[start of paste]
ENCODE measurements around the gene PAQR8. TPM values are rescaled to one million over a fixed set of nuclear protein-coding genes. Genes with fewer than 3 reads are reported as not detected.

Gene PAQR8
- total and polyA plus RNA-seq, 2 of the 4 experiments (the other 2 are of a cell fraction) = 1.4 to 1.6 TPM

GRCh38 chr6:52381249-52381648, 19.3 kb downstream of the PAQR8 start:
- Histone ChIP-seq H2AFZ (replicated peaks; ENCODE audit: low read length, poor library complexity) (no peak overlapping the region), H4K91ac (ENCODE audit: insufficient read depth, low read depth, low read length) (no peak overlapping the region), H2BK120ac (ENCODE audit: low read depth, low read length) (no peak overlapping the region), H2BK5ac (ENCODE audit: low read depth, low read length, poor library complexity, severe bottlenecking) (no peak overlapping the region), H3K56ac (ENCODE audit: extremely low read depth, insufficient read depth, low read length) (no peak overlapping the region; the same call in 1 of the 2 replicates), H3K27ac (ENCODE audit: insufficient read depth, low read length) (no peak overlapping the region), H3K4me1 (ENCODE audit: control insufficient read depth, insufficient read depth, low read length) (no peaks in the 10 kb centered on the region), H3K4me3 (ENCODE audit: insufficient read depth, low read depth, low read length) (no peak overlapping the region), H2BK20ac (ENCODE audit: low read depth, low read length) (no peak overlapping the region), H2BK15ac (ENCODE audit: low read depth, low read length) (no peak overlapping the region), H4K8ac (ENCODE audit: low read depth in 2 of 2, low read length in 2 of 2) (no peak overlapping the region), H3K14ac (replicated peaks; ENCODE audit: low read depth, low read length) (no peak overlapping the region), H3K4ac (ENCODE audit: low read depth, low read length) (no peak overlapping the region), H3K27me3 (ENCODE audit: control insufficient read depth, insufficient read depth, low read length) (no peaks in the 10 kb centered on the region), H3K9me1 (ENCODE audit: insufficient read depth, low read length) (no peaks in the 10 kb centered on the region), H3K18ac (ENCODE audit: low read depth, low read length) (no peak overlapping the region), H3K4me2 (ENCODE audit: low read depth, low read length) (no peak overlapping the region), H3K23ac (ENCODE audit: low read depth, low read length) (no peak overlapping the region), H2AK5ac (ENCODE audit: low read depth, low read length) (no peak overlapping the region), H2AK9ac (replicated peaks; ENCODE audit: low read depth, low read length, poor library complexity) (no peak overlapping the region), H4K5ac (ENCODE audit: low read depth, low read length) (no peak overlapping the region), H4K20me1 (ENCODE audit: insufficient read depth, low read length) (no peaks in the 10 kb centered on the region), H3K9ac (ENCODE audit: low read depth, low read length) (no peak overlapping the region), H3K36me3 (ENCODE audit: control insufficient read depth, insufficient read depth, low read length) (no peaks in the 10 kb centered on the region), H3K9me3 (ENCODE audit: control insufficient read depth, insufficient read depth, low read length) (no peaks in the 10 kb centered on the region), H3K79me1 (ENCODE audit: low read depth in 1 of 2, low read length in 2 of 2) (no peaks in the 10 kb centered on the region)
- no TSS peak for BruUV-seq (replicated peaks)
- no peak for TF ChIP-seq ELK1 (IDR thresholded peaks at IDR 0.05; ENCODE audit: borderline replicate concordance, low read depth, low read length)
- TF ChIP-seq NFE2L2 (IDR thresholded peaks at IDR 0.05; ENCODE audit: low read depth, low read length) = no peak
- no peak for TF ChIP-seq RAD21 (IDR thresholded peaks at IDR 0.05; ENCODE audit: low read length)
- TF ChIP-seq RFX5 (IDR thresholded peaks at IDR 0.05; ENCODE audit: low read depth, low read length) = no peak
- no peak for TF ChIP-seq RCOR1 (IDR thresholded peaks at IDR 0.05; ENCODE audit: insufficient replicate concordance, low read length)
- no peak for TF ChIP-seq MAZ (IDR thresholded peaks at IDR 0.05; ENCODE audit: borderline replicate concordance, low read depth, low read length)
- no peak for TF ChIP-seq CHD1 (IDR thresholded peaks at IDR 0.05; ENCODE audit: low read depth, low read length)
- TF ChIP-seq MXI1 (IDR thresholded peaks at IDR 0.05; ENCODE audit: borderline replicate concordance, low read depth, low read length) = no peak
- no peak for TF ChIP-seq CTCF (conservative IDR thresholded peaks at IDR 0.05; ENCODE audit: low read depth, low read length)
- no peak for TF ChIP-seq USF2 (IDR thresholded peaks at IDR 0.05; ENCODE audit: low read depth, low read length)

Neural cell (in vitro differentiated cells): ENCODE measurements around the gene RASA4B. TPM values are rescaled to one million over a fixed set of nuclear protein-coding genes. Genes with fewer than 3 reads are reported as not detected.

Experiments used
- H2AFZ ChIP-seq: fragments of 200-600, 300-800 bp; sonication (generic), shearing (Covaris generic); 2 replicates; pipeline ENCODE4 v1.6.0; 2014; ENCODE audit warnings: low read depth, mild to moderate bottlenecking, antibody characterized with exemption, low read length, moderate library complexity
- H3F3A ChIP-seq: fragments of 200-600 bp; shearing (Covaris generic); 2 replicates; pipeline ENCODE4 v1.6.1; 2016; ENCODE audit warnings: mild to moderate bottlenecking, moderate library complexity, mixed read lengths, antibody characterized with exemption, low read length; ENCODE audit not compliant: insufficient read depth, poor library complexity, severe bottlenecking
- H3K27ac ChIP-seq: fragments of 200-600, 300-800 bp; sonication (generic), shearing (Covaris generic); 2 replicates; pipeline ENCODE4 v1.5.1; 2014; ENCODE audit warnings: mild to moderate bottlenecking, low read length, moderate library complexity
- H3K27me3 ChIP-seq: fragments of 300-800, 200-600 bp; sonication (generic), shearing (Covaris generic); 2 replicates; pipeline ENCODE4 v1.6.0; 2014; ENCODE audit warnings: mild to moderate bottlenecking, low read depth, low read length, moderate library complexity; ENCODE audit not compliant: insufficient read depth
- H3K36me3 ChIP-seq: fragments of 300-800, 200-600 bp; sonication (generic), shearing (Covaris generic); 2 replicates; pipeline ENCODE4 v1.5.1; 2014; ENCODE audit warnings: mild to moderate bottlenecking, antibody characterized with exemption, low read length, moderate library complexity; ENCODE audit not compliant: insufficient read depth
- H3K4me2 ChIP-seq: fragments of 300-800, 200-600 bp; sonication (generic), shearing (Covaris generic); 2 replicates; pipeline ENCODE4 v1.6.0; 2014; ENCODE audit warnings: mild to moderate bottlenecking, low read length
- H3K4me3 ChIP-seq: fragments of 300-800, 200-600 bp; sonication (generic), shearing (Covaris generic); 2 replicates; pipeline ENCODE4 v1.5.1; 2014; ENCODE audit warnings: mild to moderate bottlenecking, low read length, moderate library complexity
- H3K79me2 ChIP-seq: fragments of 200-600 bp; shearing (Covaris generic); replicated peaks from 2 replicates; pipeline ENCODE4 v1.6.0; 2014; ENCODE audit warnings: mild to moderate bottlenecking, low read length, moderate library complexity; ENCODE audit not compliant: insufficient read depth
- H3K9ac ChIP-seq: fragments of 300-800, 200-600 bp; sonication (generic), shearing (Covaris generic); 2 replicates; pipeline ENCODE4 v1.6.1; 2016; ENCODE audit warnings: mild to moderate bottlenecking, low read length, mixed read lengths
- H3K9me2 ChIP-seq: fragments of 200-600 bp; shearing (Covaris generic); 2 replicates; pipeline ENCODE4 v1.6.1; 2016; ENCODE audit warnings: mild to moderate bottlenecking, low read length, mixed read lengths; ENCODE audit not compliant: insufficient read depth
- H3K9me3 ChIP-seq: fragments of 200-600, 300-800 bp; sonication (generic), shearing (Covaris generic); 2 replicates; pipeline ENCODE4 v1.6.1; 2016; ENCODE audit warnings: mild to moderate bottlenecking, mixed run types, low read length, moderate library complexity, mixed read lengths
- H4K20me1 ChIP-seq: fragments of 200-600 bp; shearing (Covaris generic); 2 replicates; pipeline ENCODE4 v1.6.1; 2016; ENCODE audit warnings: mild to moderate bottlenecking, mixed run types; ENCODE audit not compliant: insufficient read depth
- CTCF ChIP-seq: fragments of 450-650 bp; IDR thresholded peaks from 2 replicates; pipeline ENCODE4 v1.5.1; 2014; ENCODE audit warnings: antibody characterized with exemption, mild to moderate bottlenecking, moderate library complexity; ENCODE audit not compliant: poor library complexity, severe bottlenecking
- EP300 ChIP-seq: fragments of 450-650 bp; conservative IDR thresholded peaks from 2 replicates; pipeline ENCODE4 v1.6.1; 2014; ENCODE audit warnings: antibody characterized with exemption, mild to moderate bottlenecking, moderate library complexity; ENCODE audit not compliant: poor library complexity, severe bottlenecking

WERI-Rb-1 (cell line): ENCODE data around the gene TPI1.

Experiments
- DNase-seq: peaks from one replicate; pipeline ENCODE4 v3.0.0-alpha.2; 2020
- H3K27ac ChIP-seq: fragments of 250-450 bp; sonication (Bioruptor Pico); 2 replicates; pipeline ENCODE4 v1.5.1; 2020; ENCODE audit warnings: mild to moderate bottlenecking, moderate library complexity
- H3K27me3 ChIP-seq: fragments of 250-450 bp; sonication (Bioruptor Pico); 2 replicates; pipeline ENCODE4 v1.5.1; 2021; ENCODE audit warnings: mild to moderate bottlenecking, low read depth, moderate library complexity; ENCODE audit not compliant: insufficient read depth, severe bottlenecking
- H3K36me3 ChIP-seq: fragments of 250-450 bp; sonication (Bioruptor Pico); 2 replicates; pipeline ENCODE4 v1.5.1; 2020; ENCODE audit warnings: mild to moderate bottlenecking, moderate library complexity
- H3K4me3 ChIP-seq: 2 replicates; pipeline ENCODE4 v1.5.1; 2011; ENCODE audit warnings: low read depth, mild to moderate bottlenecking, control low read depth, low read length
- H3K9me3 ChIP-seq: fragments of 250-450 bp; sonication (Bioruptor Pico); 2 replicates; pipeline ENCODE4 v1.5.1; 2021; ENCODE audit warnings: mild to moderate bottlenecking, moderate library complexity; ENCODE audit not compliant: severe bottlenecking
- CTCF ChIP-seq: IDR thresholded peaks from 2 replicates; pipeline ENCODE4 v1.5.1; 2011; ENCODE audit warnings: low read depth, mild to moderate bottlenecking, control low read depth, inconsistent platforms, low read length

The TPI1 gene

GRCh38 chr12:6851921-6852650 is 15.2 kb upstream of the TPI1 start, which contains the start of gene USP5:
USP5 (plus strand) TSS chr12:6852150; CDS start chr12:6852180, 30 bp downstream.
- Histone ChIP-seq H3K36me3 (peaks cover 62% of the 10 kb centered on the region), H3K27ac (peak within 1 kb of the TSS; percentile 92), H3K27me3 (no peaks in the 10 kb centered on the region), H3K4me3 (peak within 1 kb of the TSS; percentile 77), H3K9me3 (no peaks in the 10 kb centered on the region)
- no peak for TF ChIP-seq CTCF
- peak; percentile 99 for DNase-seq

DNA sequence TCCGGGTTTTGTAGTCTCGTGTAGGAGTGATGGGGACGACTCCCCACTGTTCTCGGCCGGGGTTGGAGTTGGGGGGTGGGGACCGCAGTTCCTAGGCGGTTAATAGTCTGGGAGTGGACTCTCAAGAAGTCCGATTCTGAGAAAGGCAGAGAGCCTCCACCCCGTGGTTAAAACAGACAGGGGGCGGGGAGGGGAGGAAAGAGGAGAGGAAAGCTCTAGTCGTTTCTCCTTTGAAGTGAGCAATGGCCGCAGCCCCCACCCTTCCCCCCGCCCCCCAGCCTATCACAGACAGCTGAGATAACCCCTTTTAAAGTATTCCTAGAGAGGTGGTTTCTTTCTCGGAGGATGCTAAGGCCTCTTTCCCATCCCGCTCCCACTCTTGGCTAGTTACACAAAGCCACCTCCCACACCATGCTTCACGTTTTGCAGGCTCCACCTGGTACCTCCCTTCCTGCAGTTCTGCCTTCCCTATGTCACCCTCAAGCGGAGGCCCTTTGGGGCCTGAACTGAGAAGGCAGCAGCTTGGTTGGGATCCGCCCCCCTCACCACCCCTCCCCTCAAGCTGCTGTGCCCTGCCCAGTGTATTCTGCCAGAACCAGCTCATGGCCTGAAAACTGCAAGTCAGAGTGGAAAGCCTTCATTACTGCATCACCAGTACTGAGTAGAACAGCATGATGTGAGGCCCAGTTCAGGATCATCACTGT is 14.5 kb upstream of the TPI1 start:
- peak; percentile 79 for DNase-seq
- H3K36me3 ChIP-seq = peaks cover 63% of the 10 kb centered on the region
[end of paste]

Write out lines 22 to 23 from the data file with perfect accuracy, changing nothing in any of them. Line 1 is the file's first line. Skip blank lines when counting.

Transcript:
- H3K27me3 ChIP-seq: fragments of 300-800, 200-600 bp; sonication (generic), shearing (Covaris generic); 2 replicates; pipeline ENCODE4 v1.6.0; 2014; ENCODE audit warnings: mild to moderate bottlenecking, low read depth, low read length, moderate library complexity; ENCODE audit not compliant: insufficient read depth
- H3K36me3 ChIP-seq: fragments of 300-800, 200-600 bp; sonication (generic), shearing (Covaris generic); 2 replicates; pipeline ENCODE4 v1.5.1; 2014; ENCODE audit warnings: mild to moderate bottlenecking, antibody characterized with exemption, low read length, moderate library complexity; ENCODE audit not compliant: insufficient read depth